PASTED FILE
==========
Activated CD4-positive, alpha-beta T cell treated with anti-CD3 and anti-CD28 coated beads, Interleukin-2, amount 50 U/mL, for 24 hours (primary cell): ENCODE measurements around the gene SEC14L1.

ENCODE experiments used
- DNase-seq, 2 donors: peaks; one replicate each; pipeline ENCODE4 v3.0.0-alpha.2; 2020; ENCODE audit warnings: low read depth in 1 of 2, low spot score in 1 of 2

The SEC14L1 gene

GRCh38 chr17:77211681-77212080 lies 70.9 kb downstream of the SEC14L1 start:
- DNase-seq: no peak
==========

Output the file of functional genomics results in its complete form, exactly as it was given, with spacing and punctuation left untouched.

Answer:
Activated CD4-positive, alpha-beta T cell treated with anti-CD3 and anti-CD28 coated beads, Interleukin-2, amount 50 U/mL, for 24 hours (primary cell): ENCODE measurements around the gene SEC14L1.

ENCODE experiments used
- DNase-seq, 2 donors: peaks; one replicate each; pipeline ENCODE4 v3.0.0-alpha.2; 2020; ENCODE audit warnings: low read depth in 1 of 2, low spot score in 1 of 2

The SEC14L1 gene

GRCh38 chr17:77211681-77212080 lies 70.9 kb downstream of the SEC14L1 start:
- DNase-seq: no peak